Elbasvir (NS5A inhibitor) and Grazeprovir (NS3/4A protease inhibitor) is a new regimen without renal limitation recently FDA approval for treatment of GT1 infection. In the C-EDGE phase 3 placebo controlled trial, EBV/GZR for 12 weeks was shown to have an overall SVR of 95% (273/288), including patients with cirrhosis.25 On subgroup analysis, GT1a patients with NS5A baseline resistance associated variants (RAVs) (M28, Q30, L31, or Y93H) had a significantly lower SVR of 70% (39/56). However, when treatment was extended to 16 weeks with the addition of RBV, SVR was 100% (6/6). Therefore, the FDA recommends baseline NS5A RAV testing for GT1a and extending treatment to 16 weeks with RBV if RAVs are present. The unique feature of EBV/GZR is its approval for use in patient with end stage renal disease. The C-SURFER phase 3 trial placebo controlled trial included both treatment naïve and experienced patients with chronic kidney disease stage 4–5, including 76% on hemodialysis, who received 12 weeks EBV/GZR with an SVR of 99% (115/116). Subgroup analysis found no difference for patients who received hemodialysis. EBV/GZR is also approved for patients who history of treatment failure with 1st generation protease inhibitors (PI) (boceprevir, simeprevir, telaprevir).26 The recommended treatment for PI experienced patents is 12 weeks with RBV.
Currently, the only approved oral regimen for GT 2 is SOF with RBV for 12–16 weeks. Results FISSION, POSITRON, VALENCE, and FUSION trials show a SVR rate of 93–94% for GT 2 infected patients in patients treated with SOF/RBV × 12 weeks.27,28,29 The 4 trials included both treatment naïve and treatment experienced patients as well as patients with or without compensated cirrhosis. The presence of cirrhosis was shown to be a risk factor for decreased SVR rates. Therefore, it has been proposed by the AASLD/IDSA guidelines to extend treatment to 16 weeks for patients with cirrhosis, although there is limited data at this time to support this recommendation.
DCV/SOF with or without RBV has also been studied for patients with GT2. In a study looking at DCV/SOF which included genotypes 1–3, 26 patients with GT 2 were treated with DCV/SOF either with or without RBV for 24 weeks resulting in an SVR of 92% (24/26).30
Currently the most difficult to treat GT is 3. Although the reasons are unclear, GT3 patients tend to have more risk factors associated with treatment resistance. GT3 is associated with a higher risk of developing cirrhosis (HR = 1.4, 95% CI, [1.32–1.5]) and hepatocellular carcinoma (HR=1.66, 95% CI, [1.48–1.85]).31 However, treatment naïve, non-cirrhotic, HCV GT3 infected patients still tend to have excellent response to DAA therapy. DCV is the first NS5A inhibitor with pan-genotypic activity that has been shown to be safe, well tolerated, and effective. It has low barrier to resistance and a low profile of drug interactions. The mechanism is unclear but thought to inhibit viral replication, assembly, and secretion. In the ALLY-3 phase 3 trial, 101 GT 3 treatment naïve patients were treated with DCV/SOF for 12 weeks, 97% of patients without cirrhosis (Metavir F0–F3) achieved SVR12.32 Alternative oral therapy with SOF/RBV × 24 weeks has also been shown to have good results with SVR 90% (65/72) in the BOSON trial.33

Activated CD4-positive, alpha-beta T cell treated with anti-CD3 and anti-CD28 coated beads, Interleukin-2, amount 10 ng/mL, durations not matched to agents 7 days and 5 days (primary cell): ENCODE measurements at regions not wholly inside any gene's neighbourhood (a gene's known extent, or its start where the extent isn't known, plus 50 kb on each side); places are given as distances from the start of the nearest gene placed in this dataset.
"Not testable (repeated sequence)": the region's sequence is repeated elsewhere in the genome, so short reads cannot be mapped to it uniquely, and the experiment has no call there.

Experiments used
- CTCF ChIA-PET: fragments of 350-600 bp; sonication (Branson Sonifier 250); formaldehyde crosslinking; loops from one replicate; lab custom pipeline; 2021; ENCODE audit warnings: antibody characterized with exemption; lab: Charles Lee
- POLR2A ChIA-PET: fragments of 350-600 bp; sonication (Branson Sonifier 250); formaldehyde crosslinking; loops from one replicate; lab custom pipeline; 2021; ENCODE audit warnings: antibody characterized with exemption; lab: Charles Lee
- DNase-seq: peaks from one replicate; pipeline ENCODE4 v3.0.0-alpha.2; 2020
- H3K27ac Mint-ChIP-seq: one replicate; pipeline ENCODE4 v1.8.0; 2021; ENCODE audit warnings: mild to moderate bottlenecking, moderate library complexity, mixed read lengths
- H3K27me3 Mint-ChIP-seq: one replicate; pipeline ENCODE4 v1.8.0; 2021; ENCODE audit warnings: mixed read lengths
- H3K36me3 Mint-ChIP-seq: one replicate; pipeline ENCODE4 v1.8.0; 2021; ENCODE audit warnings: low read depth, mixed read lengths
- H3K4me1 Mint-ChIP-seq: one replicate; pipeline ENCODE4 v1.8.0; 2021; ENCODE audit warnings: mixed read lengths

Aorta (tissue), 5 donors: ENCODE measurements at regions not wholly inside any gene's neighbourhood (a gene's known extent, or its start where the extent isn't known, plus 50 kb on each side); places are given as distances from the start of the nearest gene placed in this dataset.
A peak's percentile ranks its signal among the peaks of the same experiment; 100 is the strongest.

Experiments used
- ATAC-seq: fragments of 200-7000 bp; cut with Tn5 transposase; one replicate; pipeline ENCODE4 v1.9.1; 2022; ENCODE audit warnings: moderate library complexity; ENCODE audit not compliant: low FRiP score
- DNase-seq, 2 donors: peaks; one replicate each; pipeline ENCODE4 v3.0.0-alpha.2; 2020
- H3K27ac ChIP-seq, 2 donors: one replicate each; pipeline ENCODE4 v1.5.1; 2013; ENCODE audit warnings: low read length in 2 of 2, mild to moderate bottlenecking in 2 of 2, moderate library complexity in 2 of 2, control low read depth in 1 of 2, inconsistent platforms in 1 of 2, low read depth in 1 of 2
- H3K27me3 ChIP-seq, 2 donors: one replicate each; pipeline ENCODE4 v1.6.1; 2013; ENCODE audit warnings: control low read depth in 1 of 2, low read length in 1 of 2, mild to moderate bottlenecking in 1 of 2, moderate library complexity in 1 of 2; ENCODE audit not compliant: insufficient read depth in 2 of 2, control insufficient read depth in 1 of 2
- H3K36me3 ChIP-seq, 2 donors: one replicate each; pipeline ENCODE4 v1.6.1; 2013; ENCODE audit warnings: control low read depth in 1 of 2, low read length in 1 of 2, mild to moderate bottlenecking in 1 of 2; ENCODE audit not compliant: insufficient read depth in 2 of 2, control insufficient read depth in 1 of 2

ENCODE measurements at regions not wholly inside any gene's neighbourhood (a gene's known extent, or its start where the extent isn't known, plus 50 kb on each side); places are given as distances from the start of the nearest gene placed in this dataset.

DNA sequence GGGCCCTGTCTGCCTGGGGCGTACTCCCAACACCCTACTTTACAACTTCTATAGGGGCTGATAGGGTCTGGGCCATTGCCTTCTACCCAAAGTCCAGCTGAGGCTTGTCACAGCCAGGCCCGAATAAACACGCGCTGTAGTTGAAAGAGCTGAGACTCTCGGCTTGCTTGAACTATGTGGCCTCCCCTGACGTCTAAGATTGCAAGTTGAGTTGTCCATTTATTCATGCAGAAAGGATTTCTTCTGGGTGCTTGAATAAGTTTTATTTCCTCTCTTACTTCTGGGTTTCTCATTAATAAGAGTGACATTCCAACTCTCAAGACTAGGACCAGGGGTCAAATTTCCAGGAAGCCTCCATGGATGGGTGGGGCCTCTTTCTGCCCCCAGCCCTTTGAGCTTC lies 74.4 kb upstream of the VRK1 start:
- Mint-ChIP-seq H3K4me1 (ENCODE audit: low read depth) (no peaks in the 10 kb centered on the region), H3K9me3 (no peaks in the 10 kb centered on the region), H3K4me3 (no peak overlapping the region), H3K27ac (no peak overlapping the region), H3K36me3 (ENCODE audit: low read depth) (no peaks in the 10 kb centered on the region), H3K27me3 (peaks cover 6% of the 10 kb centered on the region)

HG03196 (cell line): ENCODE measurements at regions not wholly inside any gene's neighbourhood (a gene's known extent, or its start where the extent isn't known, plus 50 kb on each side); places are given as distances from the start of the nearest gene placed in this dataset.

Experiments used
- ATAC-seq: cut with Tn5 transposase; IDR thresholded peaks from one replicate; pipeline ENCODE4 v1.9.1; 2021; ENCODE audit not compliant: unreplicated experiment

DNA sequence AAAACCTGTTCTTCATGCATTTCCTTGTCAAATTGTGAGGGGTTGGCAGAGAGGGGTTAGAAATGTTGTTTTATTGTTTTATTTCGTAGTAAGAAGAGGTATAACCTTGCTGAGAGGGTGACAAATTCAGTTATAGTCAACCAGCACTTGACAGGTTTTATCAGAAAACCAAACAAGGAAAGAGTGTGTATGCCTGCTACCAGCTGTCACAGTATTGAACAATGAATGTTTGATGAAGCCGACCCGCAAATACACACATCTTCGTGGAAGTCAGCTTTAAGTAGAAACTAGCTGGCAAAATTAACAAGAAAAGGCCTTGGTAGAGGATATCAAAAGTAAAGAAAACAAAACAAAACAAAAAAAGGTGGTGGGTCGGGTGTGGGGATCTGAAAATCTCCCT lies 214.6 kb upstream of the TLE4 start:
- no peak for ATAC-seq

Currently GT3 treatment experienced cirrhotic patients remain a challenge for which optimal therapies are pending. The SVR reported in the BOSON trial for patients treated with SOF with RBV was only 76.5% even when extended to 24 weeks. Currently, addition of PEG-IFN to SOF with RBV for 12 weeks is the primary AASLD/IDSA recommended therapy for GT3 treatment experienced with cirrhosis. DCV/SOF + RBV for 24 weeks can also be considered however adequate supporting data is still lacking.
GT4 infection is less common in the United States and therefore data on treatment with current DAA regimens are more limited compared to GT1 however there are multiple FDA approved treatment regimens. Abbvie’s 2D regimen (paritaprevir (150 mg)/ritonavir (100 mg)/ombitasvir(25mg)) was recently approved with specific indication for GT4 treatment. In the PEARL-1 phase 2b trial, GT4 treatment naïve and experienced patients without cirrhosis achieved an SVR rate of 100% (83/83) following 12 weeks of 2D regimen with RBV.34 For treatment naïve patients who cannot tolerate RBV, 2D can be used without RBV but may have slightly lower SVR (91% vs 100%). Currently, there is no FDA indication for 2D regimen use in patients with cirrhosis. Alternate options include LDV/SOF for 12 weeks or SOF with RBV × 24 weeks. The SYNERGY trial enrolled 21 patients including both treatment naïve and experienced with and without cirrhosis resulting in a 100% SVR following 12 weeks LDV/SOF in the per-protocol analysis.35 In small studies, SOF with RBV for 24 weeks has reported SVR ranging from 84% to 100% among treatment naïve patients only.36,37,38 Most recently, EBV/GZR was FDA approved for the treatment of GT4 infection for 12 weeks in treatment naïve patients and 16 weeks with the addition of RBV in treatment experienced patients.
Data is limited on the efficacy of new generation DAA therapies for HCV GT 5 and 6 chronic infection however LDV/SOF for 12 weeks has received FDA approval based on small study samples for these two genotypes.39,40 Alternate AASLD recommended regimen with SOF also includes the addition of RBV and PEG-IFN for 12 weeks. New generation regimens with pan-genotypic activity pending FDA approval will be discussed later.